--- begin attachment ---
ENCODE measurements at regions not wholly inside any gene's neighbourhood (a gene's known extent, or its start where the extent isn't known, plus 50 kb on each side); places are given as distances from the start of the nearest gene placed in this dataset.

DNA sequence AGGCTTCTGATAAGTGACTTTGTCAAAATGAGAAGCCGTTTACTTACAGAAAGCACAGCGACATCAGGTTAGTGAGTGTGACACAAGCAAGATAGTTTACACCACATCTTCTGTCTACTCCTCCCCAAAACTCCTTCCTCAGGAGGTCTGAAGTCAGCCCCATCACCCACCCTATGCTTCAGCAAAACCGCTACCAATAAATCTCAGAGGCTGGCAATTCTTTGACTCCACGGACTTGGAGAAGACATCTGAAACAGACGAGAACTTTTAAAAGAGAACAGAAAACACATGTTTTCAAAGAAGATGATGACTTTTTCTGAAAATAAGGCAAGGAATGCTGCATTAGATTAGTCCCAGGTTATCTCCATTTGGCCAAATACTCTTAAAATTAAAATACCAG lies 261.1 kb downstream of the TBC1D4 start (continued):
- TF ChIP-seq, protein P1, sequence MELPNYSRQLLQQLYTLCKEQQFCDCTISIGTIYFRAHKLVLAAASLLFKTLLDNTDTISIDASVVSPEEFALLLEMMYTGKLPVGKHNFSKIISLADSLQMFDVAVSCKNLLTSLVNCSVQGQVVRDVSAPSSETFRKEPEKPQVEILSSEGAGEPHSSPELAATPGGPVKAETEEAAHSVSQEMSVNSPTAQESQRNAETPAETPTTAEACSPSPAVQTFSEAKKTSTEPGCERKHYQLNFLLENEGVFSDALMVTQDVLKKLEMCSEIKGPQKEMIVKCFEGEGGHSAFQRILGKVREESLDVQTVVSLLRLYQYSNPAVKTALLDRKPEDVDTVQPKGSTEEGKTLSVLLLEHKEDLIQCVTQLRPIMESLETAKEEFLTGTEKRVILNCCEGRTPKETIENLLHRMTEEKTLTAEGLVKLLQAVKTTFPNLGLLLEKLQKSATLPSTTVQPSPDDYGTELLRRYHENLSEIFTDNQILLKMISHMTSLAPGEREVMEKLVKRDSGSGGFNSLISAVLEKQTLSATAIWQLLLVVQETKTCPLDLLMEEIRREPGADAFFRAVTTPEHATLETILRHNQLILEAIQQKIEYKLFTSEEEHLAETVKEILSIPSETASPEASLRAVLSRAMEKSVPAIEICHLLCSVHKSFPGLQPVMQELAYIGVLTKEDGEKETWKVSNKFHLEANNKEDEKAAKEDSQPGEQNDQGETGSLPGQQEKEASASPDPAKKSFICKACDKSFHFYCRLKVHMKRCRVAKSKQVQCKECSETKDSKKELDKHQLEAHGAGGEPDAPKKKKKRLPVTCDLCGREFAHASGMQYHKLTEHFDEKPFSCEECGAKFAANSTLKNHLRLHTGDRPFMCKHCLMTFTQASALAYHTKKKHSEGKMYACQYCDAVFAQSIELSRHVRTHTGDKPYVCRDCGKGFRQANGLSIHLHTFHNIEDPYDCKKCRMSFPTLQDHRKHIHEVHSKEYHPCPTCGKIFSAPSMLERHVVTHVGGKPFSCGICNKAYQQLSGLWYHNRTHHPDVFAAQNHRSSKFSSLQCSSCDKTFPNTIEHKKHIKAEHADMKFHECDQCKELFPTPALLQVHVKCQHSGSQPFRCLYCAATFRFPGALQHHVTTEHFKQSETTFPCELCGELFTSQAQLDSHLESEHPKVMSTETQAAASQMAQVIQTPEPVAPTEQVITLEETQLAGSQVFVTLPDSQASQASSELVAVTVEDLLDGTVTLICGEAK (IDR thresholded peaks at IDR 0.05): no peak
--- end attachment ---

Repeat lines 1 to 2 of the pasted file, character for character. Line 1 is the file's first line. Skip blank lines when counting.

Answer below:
ENCODE measurements at regions not wholly inside any gene's neighbourhood (a gene's known extent, or its start where the extent isn't known, plus 50 kb on each side); places are given as distances from the start of the nearest gene placed in this dataset.

DNA sequence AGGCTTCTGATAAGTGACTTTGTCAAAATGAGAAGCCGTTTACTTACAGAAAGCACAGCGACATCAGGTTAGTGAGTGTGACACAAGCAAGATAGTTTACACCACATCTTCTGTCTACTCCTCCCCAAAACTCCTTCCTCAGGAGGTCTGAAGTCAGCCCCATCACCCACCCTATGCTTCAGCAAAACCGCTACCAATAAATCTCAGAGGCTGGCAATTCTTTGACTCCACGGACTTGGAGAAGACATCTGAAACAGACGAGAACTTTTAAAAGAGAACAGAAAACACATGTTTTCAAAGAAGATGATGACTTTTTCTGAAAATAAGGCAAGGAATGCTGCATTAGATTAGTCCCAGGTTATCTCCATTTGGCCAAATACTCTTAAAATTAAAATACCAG lies 261.1 kb downstream of the TBC1D4 start (continued):